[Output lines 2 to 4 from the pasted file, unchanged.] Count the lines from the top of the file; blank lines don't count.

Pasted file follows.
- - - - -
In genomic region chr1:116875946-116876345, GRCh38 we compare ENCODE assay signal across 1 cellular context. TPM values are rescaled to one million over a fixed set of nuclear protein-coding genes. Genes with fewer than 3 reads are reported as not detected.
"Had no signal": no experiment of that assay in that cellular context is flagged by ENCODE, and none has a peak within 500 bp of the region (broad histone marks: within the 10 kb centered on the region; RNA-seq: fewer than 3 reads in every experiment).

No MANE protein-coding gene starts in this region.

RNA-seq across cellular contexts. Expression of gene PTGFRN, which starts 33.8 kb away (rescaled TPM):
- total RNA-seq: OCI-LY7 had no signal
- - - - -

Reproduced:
"Had no signal": no experiment of that assay in that cellular context is flagged by ENCODE, and none has a peak within 500 bp of the region (broad histone marks: within the 10 kb centered on the region; RNA-seq: fewer than 3 reads in every experiment).

No MANE protein-coding gene starts in this region.

RNA-seq across cellular contexts. Expression of gene PTGFRN, which starts 33.8 kb away (rescaled TPM):